• Go to the playground: If you do not have that swing set or jungle gym in your backyard, go to your local playground. It’s free and full of obstacles that can appropriately challenge your child to move (hopping, jumping, ducking, climbing, crawling, etc.). If you are capable, join them and play on the equipment with your child. Make a habit out of “playground hopping” so that your child can utilize new and different obstacles each week.
  • Take your children on picnics: Schedule a time during a nice afternoon where you can take your children on a picnic. Load your basket with fun foods with a variety of textures. Let your child help with setting up the picnic area including passing out plates and plastic ware, laying out the blanket, pouring the drinks, etc. It doesn’t have to be perfect and yes, your child will probably spill things. However, it gives your child exposure and opportunity to practice meal prep and self-feeding demands.
  • Send your children outside no matter what the weather looks like: With the exception of severe weather and hail, let your child go outside no matter what type of precipitation is coming out of the sky. Have them dress appropriately by donning and doffing weather-appropriate clothing. This gives children lots of practice in self-dressing tasks, manipulating buttons and zippers, lining up Velcro, tying shoes, etc.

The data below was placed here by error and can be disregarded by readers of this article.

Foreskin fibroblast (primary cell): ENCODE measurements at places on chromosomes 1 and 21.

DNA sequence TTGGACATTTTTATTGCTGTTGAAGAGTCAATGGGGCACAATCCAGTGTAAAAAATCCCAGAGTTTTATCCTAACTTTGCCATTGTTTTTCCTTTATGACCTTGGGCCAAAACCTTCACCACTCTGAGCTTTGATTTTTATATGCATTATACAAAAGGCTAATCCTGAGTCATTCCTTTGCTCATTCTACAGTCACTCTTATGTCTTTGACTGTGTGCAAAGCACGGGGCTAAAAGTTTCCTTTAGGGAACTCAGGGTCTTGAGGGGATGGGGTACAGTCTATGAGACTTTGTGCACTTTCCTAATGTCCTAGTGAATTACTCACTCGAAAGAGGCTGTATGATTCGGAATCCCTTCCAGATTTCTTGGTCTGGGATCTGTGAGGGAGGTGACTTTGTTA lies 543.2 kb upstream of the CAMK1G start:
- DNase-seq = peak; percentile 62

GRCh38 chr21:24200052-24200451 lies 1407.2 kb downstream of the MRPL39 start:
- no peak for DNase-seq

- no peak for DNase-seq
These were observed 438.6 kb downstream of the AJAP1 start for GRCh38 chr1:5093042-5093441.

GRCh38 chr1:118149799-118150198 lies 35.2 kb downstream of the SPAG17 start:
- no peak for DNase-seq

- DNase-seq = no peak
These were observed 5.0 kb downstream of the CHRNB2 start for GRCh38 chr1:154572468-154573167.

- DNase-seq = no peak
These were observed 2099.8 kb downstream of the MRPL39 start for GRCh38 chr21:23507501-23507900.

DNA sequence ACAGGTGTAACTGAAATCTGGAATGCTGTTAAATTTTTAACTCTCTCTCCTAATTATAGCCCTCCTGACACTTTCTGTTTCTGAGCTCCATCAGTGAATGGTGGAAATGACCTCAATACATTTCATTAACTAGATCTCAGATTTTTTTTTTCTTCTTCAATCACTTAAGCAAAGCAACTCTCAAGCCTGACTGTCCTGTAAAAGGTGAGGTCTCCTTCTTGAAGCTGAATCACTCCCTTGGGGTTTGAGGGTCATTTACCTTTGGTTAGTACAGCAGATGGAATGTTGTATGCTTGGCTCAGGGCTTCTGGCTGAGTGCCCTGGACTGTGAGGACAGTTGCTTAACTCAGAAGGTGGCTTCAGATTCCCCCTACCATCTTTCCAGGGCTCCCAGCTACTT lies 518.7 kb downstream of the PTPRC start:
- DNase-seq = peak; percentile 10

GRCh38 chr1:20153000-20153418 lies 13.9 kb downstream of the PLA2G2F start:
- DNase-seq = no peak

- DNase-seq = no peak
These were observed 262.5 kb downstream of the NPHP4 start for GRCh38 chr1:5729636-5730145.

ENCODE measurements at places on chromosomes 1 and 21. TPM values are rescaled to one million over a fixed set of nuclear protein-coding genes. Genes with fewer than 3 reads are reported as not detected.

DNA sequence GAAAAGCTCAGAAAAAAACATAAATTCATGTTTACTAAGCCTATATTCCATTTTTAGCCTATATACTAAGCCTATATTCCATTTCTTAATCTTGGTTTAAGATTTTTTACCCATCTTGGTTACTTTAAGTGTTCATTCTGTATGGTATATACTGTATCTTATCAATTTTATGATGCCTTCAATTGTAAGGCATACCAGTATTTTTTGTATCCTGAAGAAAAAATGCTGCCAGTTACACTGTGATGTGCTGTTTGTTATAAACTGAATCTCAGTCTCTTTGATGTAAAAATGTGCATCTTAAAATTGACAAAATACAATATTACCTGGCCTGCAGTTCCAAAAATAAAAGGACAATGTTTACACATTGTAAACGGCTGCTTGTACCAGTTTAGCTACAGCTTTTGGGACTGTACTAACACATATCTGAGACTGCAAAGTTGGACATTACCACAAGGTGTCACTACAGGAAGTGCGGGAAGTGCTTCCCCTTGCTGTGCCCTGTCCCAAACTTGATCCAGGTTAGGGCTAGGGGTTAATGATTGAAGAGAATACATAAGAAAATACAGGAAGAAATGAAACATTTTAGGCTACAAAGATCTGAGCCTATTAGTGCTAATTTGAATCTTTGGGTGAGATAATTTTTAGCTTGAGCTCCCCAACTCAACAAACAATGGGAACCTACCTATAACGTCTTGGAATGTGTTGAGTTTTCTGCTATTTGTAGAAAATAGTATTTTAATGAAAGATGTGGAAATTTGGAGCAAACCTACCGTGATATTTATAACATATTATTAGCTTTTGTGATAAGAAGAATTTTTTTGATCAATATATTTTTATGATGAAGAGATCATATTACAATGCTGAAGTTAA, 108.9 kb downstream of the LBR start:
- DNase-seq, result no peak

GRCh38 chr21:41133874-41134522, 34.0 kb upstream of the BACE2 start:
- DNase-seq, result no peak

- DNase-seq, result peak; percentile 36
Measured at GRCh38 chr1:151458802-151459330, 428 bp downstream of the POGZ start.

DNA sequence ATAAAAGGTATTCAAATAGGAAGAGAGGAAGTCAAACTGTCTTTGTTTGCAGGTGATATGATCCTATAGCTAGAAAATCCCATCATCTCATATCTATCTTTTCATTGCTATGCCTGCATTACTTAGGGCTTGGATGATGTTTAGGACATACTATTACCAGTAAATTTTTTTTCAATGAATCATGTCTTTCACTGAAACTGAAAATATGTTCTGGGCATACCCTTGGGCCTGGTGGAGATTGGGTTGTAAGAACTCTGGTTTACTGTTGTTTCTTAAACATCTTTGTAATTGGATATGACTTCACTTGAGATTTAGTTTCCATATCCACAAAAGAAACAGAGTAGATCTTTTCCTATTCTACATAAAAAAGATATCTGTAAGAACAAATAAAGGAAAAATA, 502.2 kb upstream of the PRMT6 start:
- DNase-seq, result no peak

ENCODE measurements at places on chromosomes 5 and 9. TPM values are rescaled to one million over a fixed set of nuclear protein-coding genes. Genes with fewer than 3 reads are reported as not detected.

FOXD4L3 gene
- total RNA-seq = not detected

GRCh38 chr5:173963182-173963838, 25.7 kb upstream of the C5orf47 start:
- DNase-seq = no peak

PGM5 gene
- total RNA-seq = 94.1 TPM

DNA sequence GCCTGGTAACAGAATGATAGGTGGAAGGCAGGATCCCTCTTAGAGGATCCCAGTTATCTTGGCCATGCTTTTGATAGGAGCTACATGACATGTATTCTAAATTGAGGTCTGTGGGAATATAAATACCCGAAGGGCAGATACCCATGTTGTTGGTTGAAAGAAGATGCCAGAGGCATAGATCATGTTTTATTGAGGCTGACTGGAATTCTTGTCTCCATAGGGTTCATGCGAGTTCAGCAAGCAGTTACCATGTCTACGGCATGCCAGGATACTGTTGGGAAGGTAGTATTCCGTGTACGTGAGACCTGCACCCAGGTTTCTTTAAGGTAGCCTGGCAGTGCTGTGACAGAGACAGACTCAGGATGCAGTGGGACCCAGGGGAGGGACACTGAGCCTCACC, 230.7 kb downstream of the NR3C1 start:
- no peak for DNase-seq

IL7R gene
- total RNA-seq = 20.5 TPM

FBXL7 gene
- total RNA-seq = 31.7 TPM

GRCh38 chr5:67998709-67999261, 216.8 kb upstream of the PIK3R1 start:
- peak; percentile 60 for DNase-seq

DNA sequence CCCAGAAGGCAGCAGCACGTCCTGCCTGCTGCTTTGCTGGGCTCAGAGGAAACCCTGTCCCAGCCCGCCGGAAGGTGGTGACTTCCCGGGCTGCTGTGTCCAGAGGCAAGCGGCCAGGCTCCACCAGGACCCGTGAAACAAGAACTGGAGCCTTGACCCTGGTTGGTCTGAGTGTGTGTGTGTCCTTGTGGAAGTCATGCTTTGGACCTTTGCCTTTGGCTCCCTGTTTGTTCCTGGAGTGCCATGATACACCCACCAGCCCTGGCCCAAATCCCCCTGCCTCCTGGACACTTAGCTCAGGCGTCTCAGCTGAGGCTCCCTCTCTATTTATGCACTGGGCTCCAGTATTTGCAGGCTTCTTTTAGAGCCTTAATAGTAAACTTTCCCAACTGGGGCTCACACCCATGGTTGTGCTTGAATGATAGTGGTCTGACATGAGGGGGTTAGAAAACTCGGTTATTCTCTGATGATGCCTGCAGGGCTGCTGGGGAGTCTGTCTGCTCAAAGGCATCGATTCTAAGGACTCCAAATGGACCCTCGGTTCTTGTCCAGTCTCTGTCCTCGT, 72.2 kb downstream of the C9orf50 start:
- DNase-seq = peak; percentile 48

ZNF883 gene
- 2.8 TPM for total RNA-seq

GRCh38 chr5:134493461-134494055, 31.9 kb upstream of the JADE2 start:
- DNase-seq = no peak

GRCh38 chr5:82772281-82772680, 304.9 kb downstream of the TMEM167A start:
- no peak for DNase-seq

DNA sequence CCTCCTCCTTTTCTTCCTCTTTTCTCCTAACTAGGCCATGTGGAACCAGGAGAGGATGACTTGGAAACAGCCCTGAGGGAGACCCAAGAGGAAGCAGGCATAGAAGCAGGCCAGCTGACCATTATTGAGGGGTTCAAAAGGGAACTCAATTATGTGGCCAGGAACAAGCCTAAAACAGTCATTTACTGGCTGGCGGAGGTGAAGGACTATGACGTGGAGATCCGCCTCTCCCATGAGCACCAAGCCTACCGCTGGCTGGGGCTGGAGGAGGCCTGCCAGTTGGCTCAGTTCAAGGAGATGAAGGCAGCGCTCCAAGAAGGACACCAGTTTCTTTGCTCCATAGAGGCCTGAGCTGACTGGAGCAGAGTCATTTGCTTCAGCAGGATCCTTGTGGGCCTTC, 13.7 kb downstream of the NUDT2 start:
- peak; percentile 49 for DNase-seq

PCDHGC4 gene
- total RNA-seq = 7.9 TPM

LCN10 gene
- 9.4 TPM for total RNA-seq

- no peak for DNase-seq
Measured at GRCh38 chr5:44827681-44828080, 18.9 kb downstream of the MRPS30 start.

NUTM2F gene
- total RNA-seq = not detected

References

Learn the Signs. Act Early. Important Milestones (2019). Center for Disease Control and Prevention. https://www.cdc.gov/ncbddd/actearly/milestones/milestones-5yr.html. Viewed on March 27, 2019.

Pediatric Home Health

Early Onset Schizophrenia and its Impact on Child Development and Function

When we think about the term schizophrenia, we reasonably picture an adult exhibiting bizarre or unexplainable behaviors. However, there is a very rare condition called early onset schizophrenia in which children under the age of 18 experience a break down in mental health. What is early onset schizophrenia? According to the Mayo Clinic (2019), this type of schizophrenia can present with the typical symptoms of hallucinations and delusions in teenagers:

  • Hallucinations: Hearing or seeing things that do not exist (i.e. hearing voices, seeing people who others can’t see).
  • Delusions: Holding false beliefs (i.e. believing that you are famous when you are not, believing you have superpowers, etc.).